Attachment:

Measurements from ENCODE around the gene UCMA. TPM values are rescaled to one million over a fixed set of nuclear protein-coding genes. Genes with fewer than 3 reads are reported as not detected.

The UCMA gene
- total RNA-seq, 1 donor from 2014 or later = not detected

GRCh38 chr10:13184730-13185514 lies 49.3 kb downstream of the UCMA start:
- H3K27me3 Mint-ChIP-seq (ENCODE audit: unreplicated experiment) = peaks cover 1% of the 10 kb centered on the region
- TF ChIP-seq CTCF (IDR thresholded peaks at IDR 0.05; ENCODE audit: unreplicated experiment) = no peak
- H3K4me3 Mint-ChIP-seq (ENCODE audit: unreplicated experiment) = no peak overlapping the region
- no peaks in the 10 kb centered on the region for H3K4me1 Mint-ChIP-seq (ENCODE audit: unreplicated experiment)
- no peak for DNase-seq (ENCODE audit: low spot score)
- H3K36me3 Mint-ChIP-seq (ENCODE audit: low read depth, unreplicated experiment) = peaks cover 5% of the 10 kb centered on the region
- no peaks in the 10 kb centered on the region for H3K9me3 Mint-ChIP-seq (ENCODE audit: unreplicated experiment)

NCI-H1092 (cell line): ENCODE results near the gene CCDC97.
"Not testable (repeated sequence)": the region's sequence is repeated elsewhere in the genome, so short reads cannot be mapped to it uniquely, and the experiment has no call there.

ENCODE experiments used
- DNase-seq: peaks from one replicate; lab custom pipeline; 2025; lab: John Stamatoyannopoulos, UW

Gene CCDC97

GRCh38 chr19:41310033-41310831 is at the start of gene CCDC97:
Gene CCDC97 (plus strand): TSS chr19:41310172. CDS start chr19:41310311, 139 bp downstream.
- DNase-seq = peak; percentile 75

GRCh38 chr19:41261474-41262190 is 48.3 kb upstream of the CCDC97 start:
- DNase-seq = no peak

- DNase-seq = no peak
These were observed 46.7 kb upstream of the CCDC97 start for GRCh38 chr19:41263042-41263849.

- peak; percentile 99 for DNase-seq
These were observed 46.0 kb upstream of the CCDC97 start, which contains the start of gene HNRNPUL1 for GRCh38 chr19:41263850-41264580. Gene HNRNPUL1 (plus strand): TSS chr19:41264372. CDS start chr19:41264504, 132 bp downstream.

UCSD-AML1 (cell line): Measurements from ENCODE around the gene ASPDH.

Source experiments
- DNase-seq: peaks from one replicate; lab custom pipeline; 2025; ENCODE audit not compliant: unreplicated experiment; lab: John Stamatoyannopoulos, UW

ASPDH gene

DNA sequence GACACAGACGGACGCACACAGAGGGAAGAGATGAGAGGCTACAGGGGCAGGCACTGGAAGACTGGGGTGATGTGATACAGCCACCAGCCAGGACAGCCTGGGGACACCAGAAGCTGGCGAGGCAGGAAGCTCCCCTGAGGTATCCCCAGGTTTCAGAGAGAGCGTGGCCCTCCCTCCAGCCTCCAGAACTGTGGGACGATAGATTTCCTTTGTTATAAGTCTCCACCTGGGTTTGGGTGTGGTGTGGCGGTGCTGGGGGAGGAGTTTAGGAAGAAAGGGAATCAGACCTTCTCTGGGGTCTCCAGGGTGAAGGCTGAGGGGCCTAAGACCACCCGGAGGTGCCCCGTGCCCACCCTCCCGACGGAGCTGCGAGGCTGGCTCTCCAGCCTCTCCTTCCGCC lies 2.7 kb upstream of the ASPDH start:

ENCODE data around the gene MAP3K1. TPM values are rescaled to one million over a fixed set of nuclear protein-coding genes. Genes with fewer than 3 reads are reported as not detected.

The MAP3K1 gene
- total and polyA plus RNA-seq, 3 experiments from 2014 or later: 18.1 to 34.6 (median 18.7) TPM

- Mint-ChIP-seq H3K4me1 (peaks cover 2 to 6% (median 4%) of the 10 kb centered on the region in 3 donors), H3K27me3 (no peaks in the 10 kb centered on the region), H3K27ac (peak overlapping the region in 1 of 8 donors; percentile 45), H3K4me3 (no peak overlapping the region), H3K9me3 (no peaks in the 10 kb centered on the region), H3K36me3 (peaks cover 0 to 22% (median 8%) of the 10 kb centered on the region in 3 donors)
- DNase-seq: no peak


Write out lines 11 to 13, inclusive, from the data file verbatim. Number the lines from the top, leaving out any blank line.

- no peaks in the 10 kb centered on the region for H3K9me3 Mint-ChIP-seq (ENCODE audit: unreplicated experiment)

NCI-H1092 (cell line): ENCODE results near the gene CCDC97.
"Not testable (repeated sequence)": the region's sequence is repeated elsewhere in the genome, so short reads cannot be mapped to it uniquely, and the experiment has no call there.